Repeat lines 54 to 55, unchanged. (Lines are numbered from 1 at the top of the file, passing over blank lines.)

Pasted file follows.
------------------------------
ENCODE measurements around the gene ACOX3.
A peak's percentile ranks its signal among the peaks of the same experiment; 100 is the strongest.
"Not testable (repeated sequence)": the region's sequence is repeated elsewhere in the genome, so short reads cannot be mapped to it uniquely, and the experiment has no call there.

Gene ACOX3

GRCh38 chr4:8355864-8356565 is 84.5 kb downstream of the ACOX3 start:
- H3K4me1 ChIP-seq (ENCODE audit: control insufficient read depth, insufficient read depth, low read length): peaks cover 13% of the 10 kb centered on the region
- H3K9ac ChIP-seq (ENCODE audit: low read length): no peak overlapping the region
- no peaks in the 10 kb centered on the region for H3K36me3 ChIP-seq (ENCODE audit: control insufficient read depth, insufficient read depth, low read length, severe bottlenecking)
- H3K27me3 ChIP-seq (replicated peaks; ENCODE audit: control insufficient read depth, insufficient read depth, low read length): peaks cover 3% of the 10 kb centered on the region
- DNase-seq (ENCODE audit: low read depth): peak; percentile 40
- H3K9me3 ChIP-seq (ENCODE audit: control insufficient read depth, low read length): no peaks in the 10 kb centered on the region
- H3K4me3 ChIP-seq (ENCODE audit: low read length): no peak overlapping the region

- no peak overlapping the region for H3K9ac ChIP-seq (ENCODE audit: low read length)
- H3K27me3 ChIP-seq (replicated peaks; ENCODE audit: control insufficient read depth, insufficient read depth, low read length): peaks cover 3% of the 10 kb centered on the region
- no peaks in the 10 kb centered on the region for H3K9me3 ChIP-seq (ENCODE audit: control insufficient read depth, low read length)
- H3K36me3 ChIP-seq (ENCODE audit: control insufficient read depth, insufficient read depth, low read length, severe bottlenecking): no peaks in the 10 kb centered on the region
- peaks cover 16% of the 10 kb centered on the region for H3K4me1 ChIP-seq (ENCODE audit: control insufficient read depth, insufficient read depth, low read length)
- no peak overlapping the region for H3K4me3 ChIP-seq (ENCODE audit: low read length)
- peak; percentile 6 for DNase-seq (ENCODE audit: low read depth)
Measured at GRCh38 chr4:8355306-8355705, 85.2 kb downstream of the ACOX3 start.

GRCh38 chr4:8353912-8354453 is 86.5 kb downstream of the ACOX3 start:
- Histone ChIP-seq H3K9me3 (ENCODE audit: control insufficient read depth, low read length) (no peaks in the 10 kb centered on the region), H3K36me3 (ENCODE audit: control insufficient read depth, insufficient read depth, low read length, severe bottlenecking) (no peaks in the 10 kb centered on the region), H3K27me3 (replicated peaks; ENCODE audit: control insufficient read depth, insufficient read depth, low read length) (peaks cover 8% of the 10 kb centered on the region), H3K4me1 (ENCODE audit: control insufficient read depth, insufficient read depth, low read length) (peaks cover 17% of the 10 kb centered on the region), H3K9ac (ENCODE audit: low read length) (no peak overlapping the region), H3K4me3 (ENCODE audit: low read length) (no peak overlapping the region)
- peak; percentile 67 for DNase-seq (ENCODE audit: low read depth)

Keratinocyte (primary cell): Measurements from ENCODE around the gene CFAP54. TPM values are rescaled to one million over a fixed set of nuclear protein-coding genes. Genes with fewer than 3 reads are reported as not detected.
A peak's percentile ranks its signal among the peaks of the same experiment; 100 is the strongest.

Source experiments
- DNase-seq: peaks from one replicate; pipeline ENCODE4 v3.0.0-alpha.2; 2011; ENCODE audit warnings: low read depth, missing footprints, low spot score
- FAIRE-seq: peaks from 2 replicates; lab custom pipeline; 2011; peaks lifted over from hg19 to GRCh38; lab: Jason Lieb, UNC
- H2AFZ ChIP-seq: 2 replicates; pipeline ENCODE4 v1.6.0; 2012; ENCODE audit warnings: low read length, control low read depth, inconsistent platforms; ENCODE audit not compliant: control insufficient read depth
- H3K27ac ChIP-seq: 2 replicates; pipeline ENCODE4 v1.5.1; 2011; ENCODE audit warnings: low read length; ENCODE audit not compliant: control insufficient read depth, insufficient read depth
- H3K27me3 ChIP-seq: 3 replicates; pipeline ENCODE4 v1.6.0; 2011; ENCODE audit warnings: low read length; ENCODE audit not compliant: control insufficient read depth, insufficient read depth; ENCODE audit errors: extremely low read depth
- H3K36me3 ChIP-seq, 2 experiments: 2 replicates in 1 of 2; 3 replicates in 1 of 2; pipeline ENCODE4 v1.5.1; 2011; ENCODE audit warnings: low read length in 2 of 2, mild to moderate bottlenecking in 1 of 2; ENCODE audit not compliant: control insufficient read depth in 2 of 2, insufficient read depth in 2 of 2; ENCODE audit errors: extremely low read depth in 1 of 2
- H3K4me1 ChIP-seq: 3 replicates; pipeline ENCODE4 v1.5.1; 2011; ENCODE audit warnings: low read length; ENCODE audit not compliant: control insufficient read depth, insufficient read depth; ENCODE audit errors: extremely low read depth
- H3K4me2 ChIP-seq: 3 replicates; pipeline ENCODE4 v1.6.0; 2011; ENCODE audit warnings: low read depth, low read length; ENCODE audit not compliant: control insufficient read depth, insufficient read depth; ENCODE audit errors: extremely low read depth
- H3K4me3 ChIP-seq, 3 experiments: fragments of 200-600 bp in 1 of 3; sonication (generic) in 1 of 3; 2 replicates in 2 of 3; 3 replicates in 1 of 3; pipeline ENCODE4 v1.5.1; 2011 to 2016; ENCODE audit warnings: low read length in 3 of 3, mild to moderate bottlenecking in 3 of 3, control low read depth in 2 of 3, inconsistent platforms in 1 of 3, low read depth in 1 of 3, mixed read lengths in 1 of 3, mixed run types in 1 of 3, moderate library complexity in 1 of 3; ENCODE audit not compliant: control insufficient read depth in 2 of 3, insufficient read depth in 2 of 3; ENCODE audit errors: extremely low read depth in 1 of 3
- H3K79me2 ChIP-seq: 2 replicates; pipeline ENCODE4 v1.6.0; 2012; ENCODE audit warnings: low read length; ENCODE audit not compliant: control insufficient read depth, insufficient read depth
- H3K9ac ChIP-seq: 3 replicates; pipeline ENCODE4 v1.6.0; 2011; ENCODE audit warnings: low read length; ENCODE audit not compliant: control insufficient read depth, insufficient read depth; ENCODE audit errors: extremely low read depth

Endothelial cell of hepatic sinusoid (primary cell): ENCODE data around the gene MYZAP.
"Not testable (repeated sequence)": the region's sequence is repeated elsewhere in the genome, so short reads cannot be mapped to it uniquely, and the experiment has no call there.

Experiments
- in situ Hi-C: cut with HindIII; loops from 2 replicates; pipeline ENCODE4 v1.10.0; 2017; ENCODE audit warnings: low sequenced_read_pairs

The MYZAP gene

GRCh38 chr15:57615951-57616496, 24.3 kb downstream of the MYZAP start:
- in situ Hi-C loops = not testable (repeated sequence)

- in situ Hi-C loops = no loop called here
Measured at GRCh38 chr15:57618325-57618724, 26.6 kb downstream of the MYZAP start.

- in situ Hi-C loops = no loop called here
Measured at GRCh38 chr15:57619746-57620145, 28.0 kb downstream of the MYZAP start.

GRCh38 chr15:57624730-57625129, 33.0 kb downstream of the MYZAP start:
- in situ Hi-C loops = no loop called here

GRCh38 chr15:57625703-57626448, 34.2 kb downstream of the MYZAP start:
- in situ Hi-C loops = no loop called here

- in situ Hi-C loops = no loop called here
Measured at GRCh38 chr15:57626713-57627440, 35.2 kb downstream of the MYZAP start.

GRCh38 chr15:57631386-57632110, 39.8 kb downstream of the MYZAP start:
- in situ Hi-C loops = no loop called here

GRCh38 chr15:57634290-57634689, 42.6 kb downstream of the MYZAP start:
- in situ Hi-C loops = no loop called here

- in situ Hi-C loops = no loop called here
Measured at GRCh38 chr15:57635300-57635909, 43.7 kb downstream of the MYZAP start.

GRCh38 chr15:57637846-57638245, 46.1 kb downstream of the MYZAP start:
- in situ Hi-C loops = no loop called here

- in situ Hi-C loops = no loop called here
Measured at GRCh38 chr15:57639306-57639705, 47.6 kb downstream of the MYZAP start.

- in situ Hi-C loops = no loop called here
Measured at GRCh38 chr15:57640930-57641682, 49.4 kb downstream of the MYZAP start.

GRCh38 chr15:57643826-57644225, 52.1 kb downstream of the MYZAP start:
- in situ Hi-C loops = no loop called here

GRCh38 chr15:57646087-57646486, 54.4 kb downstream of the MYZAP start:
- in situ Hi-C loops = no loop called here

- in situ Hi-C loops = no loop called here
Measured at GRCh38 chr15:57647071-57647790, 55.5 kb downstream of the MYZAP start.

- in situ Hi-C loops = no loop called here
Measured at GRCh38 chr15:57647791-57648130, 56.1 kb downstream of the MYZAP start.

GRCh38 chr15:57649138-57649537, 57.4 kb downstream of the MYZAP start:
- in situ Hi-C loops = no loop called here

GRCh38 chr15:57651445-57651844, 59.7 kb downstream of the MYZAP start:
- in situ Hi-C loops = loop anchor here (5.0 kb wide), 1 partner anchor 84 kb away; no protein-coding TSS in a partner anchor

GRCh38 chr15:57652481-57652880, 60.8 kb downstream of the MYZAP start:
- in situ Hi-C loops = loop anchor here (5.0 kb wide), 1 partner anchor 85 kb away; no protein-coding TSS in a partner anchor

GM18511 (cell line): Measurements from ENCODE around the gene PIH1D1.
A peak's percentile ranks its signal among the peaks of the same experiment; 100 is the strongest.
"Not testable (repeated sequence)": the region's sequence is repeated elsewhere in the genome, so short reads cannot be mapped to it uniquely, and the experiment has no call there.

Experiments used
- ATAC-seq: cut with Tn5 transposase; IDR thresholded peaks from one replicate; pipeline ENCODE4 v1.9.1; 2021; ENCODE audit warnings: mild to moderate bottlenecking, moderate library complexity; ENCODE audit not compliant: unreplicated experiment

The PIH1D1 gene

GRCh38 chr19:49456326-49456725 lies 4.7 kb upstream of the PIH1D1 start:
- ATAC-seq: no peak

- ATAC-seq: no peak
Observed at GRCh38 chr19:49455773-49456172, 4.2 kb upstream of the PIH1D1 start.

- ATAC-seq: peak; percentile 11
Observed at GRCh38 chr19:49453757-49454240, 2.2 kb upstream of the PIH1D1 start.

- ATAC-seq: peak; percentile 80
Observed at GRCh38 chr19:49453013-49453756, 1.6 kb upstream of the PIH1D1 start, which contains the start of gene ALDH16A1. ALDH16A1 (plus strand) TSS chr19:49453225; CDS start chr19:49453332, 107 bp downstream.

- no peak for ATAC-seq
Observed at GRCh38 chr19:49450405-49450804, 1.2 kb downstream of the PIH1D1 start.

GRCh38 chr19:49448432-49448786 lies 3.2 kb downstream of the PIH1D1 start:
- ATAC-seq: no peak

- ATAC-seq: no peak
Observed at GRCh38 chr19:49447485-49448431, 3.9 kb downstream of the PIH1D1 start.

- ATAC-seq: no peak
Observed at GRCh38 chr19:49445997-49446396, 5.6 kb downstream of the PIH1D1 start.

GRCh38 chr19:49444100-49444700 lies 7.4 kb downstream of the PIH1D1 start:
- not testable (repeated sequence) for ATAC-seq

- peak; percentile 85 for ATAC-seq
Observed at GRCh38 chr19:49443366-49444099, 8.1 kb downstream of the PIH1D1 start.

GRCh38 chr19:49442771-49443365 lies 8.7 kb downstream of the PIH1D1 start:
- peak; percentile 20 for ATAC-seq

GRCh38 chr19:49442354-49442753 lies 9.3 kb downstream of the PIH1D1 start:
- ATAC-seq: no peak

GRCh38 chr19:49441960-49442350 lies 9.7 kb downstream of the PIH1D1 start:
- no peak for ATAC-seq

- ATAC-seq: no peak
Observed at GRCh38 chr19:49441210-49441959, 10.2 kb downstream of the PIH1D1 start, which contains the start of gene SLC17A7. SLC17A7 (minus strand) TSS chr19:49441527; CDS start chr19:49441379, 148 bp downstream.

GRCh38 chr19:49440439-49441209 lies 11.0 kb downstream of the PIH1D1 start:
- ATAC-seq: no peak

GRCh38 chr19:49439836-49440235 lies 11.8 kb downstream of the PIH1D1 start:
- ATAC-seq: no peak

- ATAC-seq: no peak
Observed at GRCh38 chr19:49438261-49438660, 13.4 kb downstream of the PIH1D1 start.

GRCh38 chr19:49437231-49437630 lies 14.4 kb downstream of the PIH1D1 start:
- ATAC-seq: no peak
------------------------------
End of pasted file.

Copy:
Measured at GRCh38 chr15:57626713-57627440, 35.2 kb downstream of the MYZAP start.

GRCh38 chr15:57631386-57632110, 39.8 kb downstream of the MYZAP start: